As a political scientist, he has been intensely contemplating the alleged war crimes and other acts of cruelty attributed to Russian soldiers. “This is the first time that we have the empirical evidence of the damage an authoritarian state can do to a human person,” he said.
“[They are] so unfree as to be afraid to be human. That’s how I see them: so afraid of their humanity that they become instruments.”
And, speaking after his talk with the students, he pronounced himself astonished by “the attitude of the Russians to the Russian soldiers.” Not only do they appear to have little regard for the lives of the common soldier, throwing poorly equipped and poorly trained conscripts into combat at Bakhmut, for example, but he said that Russian officers show even less regard for their soldiers after they are killed.
He said in some instances the Russian army is not transporting the bodies of their war dead home, but incinerating them where they fell. “They just burn them, which means their relatives won’t know where their husbands, sons and fathers were killed.”
Andriy Zelinskyy, S.J.: The war on Ukraine is “a global threat; it’s a threat to humanity, to our history, to our civilization…. that’s the reason why I’m asking not to give up on truth.”
Father Zelinskyy said he gets very emotional talking about such deeds because “I never expected human civilization to reach this point during my lifetime.” But he argued that it is important to not turn away from the ugliness that the war has produced, but to confront it.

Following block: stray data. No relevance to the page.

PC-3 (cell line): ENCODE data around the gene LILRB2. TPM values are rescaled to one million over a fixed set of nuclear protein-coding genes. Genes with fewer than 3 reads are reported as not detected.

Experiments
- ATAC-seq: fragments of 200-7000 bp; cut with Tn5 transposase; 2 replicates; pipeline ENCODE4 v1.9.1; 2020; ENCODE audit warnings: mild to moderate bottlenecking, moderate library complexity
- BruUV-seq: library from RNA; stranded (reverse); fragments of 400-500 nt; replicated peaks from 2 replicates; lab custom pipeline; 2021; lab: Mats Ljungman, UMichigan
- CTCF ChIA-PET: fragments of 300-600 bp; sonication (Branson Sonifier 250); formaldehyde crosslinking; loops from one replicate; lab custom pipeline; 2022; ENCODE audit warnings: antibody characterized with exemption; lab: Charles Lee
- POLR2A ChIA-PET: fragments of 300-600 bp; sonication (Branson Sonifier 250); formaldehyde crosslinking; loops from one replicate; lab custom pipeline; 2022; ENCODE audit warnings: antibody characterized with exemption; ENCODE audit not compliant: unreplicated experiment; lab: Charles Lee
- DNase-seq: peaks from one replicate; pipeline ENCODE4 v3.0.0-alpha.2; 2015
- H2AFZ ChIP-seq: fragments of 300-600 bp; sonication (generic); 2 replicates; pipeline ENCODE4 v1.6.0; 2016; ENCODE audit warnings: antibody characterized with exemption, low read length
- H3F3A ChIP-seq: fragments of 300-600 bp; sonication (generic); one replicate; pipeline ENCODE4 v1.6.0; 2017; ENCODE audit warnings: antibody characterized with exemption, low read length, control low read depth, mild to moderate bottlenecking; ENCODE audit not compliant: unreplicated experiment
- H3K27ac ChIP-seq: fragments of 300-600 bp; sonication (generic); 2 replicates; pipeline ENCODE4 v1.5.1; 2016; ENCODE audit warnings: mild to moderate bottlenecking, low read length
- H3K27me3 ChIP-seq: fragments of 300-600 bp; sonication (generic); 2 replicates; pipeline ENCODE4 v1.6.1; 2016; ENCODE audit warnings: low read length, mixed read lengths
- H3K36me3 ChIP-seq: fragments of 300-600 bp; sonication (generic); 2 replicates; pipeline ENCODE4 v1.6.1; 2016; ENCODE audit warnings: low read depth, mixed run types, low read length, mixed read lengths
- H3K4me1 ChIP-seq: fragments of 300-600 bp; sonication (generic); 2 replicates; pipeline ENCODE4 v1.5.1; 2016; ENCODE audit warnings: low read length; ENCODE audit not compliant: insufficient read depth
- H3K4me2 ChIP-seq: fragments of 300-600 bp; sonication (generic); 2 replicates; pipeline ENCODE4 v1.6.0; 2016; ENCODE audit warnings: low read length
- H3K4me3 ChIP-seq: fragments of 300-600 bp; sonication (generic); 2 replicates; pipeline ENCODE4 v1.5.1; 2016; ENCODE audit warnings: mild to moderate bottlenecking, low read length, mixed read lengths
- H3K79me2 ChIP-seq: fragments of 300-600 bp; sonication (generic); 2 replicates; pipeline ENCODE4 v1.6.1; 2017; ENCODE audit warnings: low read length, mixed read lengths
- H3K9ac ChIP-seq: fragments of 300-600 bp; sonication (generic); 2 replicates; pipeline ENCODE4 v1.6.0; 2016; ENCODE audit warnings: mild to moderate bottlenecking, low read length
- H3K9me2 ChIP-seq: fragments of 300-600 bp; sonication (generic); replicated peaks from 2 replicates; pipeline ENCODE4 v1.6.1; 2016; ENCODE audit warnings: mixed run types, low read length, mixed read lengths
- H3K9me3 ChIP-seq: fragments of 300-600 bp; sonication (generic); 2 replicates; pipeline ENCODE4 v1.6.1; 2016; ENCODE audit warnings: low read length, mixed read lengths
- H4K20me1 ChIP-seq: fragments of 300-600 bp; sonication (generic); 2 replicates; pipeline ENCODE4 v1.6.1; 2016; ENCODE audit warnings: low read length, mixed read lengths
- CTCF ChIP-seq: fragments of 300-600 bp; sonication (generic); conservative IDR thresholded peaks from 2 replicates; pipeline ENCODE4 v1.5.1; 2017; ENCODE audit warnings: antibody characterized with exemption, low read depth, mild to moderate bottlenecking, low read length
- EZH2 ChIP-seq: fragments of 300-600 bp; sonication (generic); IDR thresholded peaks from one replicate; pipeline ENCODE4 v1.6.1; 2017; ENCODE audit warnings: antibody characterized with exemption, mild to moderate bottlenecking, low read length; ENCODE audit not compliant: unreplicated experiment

“This is a global threat; it’s a threat to humanity, to our history, to our civilization…. that’s the reason why I’m asking not to give up on truth. For as long as we are ready to seek the truth, we will be able to [resolve] any challenges. We will get through and get out of this conflict.
“But if we try to pacify the truth,” he said, “to try to say, ‘Okay, let’s forget about the pain, about the suffering and let’s construct something that’s important [for serving] our interests and our comfort,’ then tomorrow, we’re going to live in a very scary place. This war is against humanity, foremost.”
It was a theme he frequently turned to while speaking to the cadets: “Don’t give up on the truth,” he told them. “Don’t give up on justice, on what’s really good. Don’t stop contemplating the beauty of the human heart. Stay human. That’s our responsibility.”
In addition to his work as chief military chaplain for the Ukraine army, where he is essentially helping construct an army-wide chaplaincy program on the fly, Father Zelinskyy is an author, university lecturer and advisor for the Ukrainian Greek-Catholic Church.
Of his primary trade, he said, “Military chaplaincy is a very humble ministry.
“It’s not about commanding great forces. It’s not about tactical or strategic achievements. It’s about a very humble, but very protective mission:” reflecting a person’s humanity back to them under extraordinary circumstances. On the battlefield, he said, a person’s best or worst qualities are revealed.
“You can touch a human heart in a very special situation, very specific context. And… in the midst of the chaos, in the midst of combat, you can be a witness to something greater.”
He added that Jesuit spirituality has been formative in his approach to the task of military chaplaincy. “St. Ignatius saw the human soul as a battlefield, finding the enemy and uncovering his tactics,” he said. “Military chaplains are called to be warriors of spirit.”
With reporting from O’Hare Fellow Christopher Parker.
Correction (March 7): An earlier version of this report contained a misspelling of Father Zelinskyy's name.